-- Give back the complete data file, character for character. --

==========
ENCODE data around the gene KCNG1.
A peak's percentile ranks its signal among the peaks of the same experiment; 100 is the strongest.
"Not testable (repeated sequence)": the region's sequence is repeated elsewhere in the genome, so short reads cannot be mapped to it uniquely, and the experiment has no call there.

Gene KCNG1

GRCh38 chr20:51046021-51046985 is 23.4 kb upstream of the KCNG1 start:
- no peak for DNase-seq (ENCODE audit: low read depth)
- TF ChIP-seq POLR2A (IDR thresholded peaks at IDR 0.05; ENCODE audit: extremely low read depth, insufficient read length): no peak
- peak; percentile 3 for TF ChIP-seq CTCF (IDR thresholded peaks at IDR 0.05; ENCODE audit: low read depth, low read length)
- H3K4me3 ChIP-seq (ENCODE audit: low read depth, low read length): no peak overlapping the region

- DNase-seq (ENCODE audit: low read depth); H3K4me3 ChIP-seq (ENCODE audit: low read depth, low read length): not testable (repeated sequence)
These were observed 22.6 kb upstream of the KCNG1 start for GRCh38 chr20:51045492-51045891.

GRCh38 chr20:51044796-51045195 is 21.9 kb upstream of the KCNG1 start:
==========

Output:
ENCODE data around the gene KCNG1.
A peak's percentile ranks its signal among the peaks of the same experiment; 100 is the strongest.
"Not testable (repeated sequence)": the region's sequence is repeated elsewhere in the genome, so short reads cannot be mapped to it uniquely, and the experiment has no call there.

Gene KCNG1

GRCh38 chr20:51046021-51046985 is 23.4 kb upstream of the KCNG1 start:
- no peak for DNase-seq (ENCODE audit: low read depth)
- TF ChIP-seq POLR2A (IDR thresholded peaks at IDR 0.05; ENCODE audit: extremely low read depth, insufficient read length): no peak
- peak; percentile 3 for TF ChIP-seq CTCF (IDR thresholded peaks at IDR 0.05; ENCODE audit: low read depth, low read length)
- H3K4me3 ChIP-seq (ENCODE audit: low read depth, low read length): no peak overlapping the region

- DNase-seq (ENCODE audit: low read depth); H3K4me3 ChIP-seq (ENCODE audit: low read depth, low read length): not testable (repeated sequence)
These were observed 22.6 kb upstream of the KCNG1 start for GRCh38 chr20:51045492-51045891.

GRCh38 chr20:51044796-51045195 is 21.9 kb upstream of the KCNG1 start: